® Clean up flower beds.
® Bring tropicals, cacti, citrus inside for the winter. Inspect them first to make sure they're pest-free.
® Walk through the garden and take an honest look at what plants worked for you, and what plants didn't. Don't get sentimental. "Prune
with a shovel" is the motto of some gardeners.
® Don't add mulch to beds until the ground is frozen. Start cutting back on water.
® Dahlias, cannas, gladiolus are not winter hardy and should be dug, packed in packing peanuts, wood shavings, or newspaper shreds,
and stored in a dark, dry, chilly place until next spring. Geraniums, too.
® Plant bulbs, like tulips and daffodils, for next spring.
® Pull annuals and compost. Don't leave them in the garden to rot and get slimy.
® VEGETABLES: Lettuce, with care. Planted too early in the month, while it's still hot outside, lettuce will "bolt," or go to seed too
® The first killing frost: Oct. 7-16.
® Don't prune roses, but cut tall branches vulnerable to winter wind breakage.
® Rake fallen leaves out of flower beds. They can harbor disease and pests.
® Shred fallen leaves to use as winter mulch. Leaves that aren't shredded can form a mat around your plants and breed disease.
® Apply Wilt Proof to seal moisture in broadleaf evergreens such as holly, laurel, rhododendron, azaleas, hardy camellias, magnolias.
® Spring bulbs such as tulips go on sale and can be planted through December, as long as the ground isn't frozen.
® VEGETABLES: Plant garlic, shallots, lettuce, before ground freezes.
® Cut evergreen branches and twigs to display in pots.
® Get out the hose to water trees, shrubs, and other plants, especially under the eaves of the house, or in other areas where rainwater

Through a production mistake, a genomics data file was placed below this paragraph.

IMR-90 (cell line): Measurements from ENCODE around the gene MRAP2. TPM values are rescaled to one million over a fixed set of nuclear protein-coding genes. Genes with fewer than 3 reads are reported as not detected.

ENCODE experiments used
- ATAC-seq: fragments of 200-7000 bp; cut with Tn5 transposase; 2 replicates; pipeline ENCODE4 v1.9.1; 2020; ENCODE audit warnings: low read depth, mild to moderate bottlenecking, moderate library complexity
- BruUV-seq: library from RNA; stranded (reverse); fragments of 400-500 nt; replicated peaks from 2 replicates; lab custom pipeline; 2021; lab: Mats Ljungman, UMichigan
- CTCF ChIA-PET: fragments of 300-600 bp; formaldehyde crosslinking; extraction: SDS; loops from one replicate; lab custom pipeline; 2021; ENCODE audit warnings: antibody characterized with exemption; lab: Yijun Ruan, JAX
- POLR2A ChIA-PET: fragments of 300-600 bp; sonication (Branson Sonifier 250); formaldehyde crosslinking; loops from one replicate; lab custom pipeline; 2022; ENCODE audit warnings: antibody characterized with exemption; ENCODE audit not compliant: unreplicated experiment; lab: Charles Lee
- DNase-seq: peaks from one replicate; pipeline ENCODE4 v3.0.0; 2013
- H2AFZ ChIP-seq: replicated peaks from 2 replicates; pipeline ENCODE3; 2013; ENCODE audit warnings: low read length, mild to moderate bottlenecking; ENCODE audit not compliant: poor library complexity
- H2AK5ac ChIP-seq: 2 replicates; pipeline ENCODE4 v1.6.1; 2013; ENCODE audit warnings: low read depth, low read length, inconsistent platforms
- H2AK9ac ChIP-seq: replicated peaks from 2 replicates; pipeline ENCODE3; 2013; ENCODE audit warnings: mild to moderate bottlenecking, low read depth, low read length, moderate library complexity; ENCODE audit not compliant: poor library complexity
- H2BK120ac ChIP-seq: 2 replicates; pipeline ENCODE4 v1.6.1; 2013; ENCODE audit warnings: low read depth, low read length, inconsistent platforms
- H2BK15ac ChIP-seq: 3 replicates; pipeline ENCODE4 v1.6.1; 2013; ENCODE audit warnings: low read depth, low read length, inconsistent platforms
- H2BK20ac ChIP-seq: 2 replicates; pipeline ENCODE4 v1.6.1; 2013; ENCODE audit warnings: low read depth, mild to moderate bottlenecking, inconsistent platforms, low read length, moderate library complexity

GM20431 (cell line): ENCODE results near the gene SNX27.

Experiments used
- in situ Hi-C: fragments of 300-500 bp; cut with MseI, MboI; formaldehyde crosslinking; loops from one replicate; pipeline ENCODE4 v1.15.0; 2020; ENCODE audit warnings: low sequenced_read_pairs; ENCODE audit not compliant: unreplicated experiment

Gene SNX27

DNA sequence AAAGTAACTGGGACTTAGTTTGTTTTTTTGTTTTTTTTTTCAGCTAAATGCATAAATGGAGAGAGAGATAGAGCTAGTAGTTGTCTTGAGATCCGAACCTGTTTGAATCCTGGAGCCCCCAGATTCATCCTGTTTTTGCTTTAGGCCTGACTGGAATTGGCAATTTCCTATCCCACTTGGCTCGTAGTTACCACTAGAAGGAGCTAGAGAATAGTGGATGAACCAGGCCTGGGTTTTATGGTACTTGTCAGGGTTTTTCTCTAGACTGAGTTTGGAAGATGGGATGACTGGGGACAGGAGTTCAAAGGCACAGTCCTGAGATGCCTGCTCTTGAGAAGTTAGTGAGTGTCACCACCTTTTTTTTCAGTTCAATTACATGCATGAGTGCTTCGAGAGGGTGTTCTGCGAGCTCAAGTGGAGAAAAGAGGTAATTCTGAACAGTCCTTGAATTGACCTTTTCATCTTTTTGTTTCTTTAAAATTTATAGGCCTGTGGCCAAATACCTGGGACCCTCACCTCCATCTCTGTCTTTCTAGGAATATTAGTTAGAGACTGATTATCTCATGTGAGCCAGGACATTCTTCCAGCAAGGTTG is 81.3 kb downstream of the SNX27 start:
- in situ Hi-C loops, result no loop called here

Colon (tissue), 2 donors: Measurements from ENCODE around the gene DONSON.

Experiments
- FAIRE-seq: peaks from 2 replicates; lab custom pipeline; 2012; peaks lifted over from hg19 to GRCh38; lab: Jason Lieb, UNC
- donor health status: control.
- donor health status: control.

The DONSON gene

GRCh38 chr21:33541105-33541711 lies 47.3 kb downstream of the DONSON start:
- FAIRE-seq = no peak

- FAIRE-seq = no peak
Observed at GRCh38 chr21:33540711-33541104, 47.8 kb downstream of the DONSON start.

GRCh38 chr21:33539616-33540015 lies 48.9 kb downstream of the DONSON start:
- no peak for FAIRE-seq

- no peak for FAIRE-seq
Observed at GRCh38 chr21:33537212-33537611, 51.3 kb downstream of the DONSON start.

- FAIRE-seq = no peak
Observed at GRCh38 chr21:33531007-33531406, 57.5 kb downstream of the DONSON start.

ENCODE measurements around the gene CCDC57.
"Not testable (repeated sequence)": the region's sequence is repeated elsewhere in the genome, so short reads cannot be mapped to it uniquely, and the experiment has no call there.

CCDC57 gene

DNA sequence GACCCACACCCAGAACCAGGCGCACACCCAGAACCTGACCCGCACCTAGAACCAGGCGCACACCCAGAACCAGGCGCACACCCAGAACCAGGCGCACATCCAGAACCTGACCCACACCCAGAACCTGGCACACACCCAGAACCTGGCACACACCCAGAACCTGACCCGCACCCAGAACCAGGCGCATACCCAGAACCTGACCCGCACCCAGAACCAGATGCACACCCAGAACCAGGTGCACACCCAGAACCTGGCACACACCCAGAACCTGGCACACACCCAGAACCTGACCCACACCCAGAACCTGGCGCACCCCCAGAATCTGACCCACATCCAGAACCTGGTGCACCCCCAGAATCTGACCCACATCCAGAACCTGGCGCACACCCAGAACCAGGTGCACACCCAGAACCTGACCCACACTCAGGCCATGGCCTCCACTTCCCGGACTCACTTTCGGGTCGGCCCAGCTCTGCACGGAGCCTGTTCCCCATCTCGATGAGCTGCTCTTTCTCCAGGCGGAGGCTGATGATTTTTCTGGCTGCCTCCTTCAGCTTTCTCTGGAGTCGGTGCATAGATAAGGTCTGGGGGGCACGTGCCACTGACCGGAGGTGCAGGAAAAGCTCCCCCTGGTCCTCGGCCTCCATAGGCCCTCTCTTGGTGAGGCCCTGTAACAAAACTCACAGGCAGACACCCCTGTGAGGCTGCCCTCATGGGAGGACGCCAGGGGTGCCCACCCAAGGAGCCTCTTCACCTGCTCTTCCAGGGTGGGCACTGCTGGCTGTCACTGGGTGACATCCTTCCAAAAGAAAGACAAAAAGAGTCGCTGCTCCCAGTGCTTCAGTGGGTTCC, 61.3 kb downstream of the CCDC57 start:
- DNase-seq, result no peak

can't reach. Remember to unhook the hose from the house when you're done.
® Avoid digging in or walking on moist soil for the next couple months. It's easy to compact soil and damage it.
® Cut back hellebores (Lenten rose); don't cut new blossoms hiding beneath leaves.
® Conifers, red and yellow twig dogwoods are showing winter color.
® Peruse catalogs, but check with your local greenhouse to see if they will carry the plants you want. Support a local business and save
® The month of the "big tease", when that inevitable week of freakishly warm weather fools you into thinking spring is here. It is not.
® Cut back buddleias (butterfly bush) to six inches. Also cut vitex, caryopteris, Annabel hydrangea - all of which bloom on new wood.
® Prune fruit trees.
® Spray dormant oil on woody plants to control aphids and other pests. Follow label directions.
® Roses and trees are dormant. This is the perfect time to move them without shocking them.
® Apply Wilt Proof to seal moisture in broadleaf evergreens
® If you left perennials standing through the winter for food and cover for birds, cut them back now.
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Thank you! This is very helpful as we are thinking of moving to northern Idaho. We were not sure of the growing season up there. Any information on growing in cold frames or green houses in winter would be helpful as well. Looking for property up there on internet using satillite and topography maps and people in that area who know the area.ReplyDelete
great stuff, thank You!ReplyDelete
a new Idaho-ian
Very helpful information. We are currently in Boise but are moving further north and starting the homestead. New rules of growing required. Thanks again! S. Williams/Mountainview Off Grid Living/www.mountainviewoffgridliving.comReplyDelete